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Every Man Out Of His Humour by Ben Jonson

Part 5 out of 5

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POESIE, posy, motto inside a ring
POINT IN HIS DEVICE, exact in every particular
POINTE, tabbed laces or cords for fastening the breeches to the doublet
POINT-TRUSSER, one who trussed (tied) his master's points (q.v.)
POISE, weigh, balance
POKING-STICK, stick used for setting the plaits of ruffs
POLITIC, politician
POLITIC, judicious, prudent, political
POLITICIAN, plotter, intriguer
POLL, strip, plunder, gain by extortion
POMMANDER, ball of perfume, worn or hung about the person to prevent
infection, or for foppery
POMMADO, vaulting on a horse without the aid of stirrups
PONTIC, sour
POPULAR, vulgar, of the populace
POPULOUS, numerous
PORT, gate; print of a deer's foot
PORT, transport
PORTAGUE, Portuguese gold coin, worth over 3 or f4
PORTCULLIS, "-- of coin," some old coins have a portcullis stamped on their
reverse (Whalley)
PORTENT, marvel, prodigy; sinister omen
PORTENTOUS, prophesying evil, threatening
PORTER, references appear "to allude to Parsons, the king's porter, who
was... near seven feet high" (Whalley)
POSSESS, inform, acquaint
POST AND PAIR, a game at cards
POSY, motto. (See Poesie)
POTCH, poach
POULT-FOOT, club-foot
POUNCE, claw, talon
PRACTICE, intrigue, concerted plot
PRACTISE, plot, conspire
PRAGMATIC, an expert, agent
PRAGMATIC, officious, conceited, meddling
PRECEDENT, record of proceedings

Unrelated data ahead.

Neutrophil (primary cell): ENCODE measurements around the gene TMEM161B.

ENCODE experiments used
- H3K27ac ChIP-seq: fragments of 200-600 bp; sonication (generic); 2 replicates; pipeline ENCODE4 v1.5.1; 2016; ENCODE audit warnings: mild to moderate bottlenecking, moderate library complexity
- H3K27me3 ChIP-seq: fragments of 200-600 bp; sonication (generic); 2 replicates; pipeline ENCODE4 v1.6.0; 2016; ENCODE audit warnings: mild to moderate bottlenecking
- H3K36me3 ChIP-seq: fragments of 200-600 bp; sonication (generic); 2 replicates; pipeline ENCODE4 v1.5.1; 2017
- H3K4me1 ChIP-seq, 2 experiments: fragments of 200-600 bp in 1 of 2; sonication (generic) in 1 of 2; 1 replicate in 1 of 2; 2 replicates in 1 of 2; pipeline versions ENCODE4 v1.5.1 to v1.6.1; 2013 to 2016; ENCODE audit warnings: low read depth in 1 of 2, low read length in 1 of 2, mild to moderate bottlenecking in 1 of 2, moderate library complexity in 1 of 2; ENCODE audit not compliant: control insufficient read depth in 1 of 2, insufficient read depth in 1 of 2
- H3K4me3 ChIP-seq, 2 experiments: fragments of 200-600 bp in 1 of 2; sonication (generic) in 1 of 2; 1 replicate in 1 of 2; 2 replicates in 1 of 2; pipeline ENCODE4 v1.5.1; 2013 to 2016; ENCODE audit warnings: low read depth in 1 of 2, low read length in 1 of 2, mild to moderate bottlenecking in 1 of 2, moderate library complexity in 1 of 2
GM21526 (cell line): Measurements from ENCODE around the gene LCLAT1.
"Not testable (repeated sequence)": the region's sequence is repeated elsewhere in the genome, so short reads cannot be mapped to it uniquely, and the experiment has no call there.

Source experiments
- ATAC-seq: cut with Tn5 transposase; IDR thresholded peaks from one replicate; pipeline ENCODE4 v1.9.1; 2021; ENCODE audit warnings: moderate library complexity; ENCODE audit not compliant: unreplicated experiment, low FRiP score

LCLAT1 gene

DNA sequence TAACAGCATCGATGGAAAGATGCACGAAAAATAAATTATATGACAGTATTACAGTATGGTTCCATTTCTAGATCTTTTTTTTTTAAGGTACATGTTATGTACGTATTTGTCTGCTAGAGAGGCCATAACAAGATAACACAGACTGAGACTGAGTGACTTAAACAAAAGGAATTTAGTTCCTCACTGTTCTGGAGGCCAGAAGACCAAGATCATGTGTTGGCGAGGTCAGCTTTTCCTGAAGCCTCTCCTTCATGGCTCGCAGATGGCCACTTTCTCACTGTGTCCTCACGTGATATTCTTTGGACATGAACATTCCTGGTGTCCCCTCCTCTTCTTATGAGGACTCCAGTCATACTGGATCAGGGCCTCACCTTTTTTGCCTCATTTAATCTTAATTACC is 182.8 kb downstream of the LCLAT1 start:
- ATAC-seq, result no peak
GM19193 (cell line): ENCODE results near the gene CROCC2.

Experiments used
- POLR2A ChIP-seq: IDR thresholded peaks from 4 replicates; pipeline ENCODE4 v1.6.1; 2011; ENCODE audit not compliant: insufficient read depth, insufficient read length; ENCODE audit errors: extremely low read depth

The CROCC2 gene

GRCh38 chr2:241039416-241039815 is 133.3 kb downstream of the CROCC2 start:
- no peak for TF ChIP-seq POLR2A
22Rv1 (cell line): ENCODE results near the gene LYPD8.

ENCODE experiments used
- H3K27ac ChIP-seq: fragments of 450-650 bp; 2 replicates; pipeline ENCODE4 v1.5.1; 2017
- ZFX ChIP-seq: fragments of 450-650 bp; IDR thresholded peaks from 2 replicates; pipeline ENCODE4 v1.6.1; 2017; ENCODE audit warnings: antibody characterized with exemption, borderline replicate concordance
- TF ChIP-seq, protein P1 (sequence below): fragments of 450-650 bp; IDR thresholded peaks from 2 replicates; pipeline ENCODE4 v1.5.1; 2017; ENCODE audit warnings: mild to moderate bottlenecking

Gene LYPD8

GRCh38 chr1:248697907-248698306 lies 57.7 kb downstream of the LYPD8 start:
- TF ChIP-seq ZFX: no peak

PRECEPT, warrant, summons
PRECISIAN(ISM), Puritan(ism), preciseness
PREFER, recomment
PRESENCE, presence chamber
PRESENT(LY), immediate(ly), without delay; at the present time; actually
PRESS, force into service
PREST, ready
PRETEND, assert, allege
PREVENT, anticipate
PRICE, worth, excellence
PRICK, point, dot used in the writing of Hebrew and other languages
PRICK, prick out, mark off, select; trace, track; "-- away," make off with
speed
PRIMERO, game of cards
PRINCOX, pert boy
PRINT, "in --," to the letter, exactly
PRISTINATE, former
PRIVATE, private interests
PRIVATE, privy, intimate
PROCLIVE, prone to
PRODIGIOUS, monstrous, unnatural
PRODIGY, monster
PRODUCED, prolonged
PROFESS, pretend
PROJECTION, the throwing of the "powder of projection" into the crucible to
turn the melted metal into gold or silver
PROLATE, pronounce drawlingly
PROPER, of good appearance, handsome; own, particular
PROPERTIES, state necessaries
PROPERTY, duty; tool
PRORUMPED, burst out
PROTEST, vow, proclaim (an affected word of that time); formally declare
non-payment, etc., of bill of exchange; fig. failure of personal credit,
etc.
PROVANT, soldier's allowance -- hence, of common make
PROVIDE, foresee
PROVIDENCE, foresight, prudence
PUBLICATION, making a thing public of common property (N.E.D.)
PUCKFIST, puff-ball; insipid, insignificant, boasting fellow
PUFF-WING, shoulder puff
PUISNE, judge of inferior rank, a junior
PULCHRITUDE, beauty
PUMP, shoe
PUNGENT, piercing
PUNTO, point, hit
PURCEPT, precept, warrant
PURE, fine, capital, excellent
PURELY, perfectly, utterly
PURL, pleat or fold of a ruff
PURSE-NET, net of which the mouth is drawn together with a string
PURSUIVANT, state messenger who summoned the persecuted seminaries; warrant
officer
PURSY, PURSINESS, shortwinded(ness)
PUT, make a push, exert yourself (N.E.D.)
PUT OFF, excuse, shift
PUT ON, incite, encourage; proceed with, take in hand, try

QUACKSALVER, quack
QUAINT, elegant, elaborated, ingenious, clever
QUAR, quarry
QUARRIED, seized, or fed upon, as prey
QUEAN, hussy, jade
QUEASY, hazardous, delicate
QUELL, kill, destroy
QUEST, request; inquiry
QUESTION, decision by force of arms
QUESTMAN, one appointed to make official inquiry
QUIB, QUIBLIN, quibble, quip
QUICK, the living
QUIDDIT, quiddity, legal subtlety
QUIRK, clever turn or trick
QUIT, requite, repay; acquit, absolve; rid; forsake, leave
QUITTER-BONE, disease of horses
QUODLING, codling
QUOIT, throw like a quoit, chuck
QUOTE, take note, observe, write down

RACK, neck of mutton or pork (Halliwell)
RAKE UP, cover over
RAMP, rear, as a lion, etc.
RAPT, carry away
RAPT, enraptured
RASCAL, young or inferior deer
RASH, strike with a glancing oblique blow, as a boar with its tusk